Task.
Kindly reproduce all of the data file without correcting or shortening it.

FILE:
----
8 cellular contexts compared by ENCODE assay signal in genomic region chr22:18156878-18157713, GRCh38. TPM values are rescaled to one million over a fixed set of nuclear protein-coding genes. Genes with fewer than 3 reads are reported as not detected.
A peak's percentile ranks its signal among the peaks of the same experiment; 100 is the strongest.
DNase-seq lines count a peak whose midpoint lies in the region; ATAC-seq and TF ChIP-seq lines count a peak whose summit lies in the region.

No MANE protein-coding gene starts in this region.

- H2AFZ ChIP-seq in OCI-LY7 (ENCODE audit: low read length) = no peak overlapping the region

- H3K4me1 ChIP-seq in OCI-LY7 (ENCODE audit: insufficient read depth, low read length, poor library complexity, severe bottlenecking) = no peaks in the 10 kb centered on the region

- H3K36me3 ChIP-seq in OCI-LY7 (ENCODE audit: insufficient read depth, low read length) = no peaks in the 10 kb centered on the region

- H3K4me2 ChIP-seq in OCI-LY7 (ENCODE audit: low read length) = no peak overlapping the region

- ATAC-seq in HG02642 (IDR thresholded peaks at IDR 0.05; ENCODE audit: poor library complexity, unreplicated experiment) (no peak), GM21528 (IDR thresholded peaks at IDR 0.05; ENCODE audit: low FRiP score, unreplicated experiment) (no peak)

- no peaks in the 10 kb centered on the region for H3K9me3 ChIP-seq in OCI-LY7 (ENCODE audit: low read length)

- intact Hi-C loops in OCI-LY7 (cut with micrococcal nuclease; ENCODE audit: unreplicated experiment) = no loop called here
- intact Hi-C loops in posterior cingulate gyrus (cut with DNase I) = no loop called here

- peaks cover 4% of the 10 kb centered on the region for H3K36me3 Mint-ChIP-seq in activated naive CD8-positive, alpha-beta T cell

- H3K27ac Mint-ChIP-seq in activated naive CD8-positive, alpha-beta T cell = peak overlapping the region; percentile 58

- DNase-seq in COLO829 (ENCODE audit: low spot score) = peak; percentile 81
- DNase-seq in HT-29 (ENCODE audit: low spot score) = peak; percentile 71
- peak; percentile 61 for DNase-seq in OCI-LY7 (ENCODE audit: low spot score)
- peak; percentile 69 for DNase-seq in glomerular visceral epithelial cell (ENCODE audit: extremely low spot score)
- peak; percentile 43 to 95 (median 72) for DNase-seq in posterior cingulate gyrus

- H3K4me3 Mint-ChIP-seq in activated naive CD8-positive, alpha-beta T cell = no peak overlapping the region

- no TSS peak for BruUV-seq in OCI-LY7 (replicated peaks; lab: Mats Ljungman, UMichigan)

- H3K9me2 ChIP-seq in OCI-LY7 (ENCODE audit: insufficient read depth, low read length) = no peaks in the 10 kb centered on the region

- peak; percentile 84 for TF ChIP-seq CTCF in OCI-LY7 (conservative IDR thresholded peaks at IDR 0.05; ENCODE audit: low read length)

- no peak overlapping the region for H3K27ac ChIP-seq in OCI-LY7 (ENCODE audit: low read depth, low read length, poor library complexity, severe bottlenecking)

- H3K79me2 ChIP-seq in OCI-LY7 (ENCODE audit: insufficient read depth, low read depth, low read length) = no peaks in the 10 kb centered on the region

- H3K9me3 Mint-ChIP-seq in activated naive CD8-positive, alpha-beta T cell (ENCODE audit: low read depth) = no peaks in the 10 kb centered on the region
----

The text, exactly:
8 cellular contexts compared by ENCODE assay signal in genomic region chr22:18156878-18157713, GRCh38. TPM values are rescaled to one million over a fixed set of nuclear protein-coding genes. Genes with fewer than 3 reads are reported as not detected.
A peak's percentile ranks its signal among the peaks of the same experiment; 100 is the strongest.
DNase-seq lines count a peak whose midpoint lies in the region; ATAC-seq and TF ChIP-seq lines count a peak whose summit lies in the region.

No MANE protein-coding gene starts in this region.

- H2AFZ ChIP-seq in OCI-LY7 (ENCODE audit: low read length) = no peak overlapping the region

- H3K4me1 ChIP-seq in OCI-LY7 (ENCODE audit: insufficient read depth, low read length, poor library complexity, severe bottlenecking) = no peaks in the 10 kb centered on the region

- H3K36me3 ChIP-seq in OCI-LY7 (ENCODE audit: insufficient read depth, low read length) = no peaks in the 10 kb centered on the region

- H3K4me2 ChIP-seq in OCI-LY7 (ENCODE audit: low read length) = no peak overlapping the region

- ATAC-seq in HG02642 (IDR thresholded peaks at IDR 0.05; ENCODE audit: poor library complexity, unreplicated experiment) (no peak), GM21528 (IDR thresholded peaks at IDR 0.05; ENCODE audit: low FRiP score, unreplicated experiment) (no peak)

- no peaks in the 10 kb centered on the region for H3K9me3 ChIP-seq in OCI-LY7 (ENCODE audit: low read length)

- intact Hi-C loops in OCI-LY7 (cut with micrococcal nuclease; ENCODE audit: unreplicated experiment) = no loop called here
- intact Hi-C loops in posterior cingulate gyrus (cut with DNase I) = no loop called here

- peaks cover 4% of the 10 kb centered on the region for H3K36me3 Mint-ChIP-seq in activated naive CD8-positive, alpha-beta T cell

- H3K27ac Mint-ChIP-seq in activated naive CD8-positive, alpha-beta T cell = peak overlapping the region; percentile 58

- DNase-seq in COLO829 (ENCODE audit: low spot score) = peak; percentile 81
- DNase-seq in HT-29 (ENCODE audit: low spot score) = peak; percentile 71
- peak; percentile 61 for DNase-seq in OCI-LY7 (ENCODE audit: low spot score)
- peak; percentile 69 for DNase-seq in glomerular visceral epithelial cell (ENCODE audit: extremely low spot score)
- peak; percentile 43 to 95 (median 72) for DNase-seq in posterior cingulate gyrus

- H3K4me3 Mint-ChIP-seq in activated naive CD8-positive, alpha-beta T cell = no peak overlapping the region

- no TSS peak for BruUV-seq in OCI-LY7 (replicated peaks; lab: Mats Ljungman, UMichigan)

- H3K9me2 ChIP-seq in OCI-LY7 (ENCODE audit: insufficient read depth, low read length) = no peaks in the 10 kb centered on the region

- peak; percentile 84 for TF ChIP-seq CTCF in OCI-LY7 (conservative IDR thresholded peaks at IDR 0.05; ENCODE audit: low read length)

- no peak overlapping the region for H3K27ac ChIP-seq in OCI-LY7 (ENCODE audit: low read depth, low read length, poor library complexity, severe bottlenecking)

- H3K79me2 ChIP-seq in OCI-LY7 (ENCODE audit: insufficient read depth, low read depth, low read length) = no peaks in the 10 kb centered on the region

- H3K9me3 Mint-ChIP-seq in activated naive CD8-positive, alpha-beta T cell (ENCODE audit: low read depth) = no peaks in the 10 kb centered on the region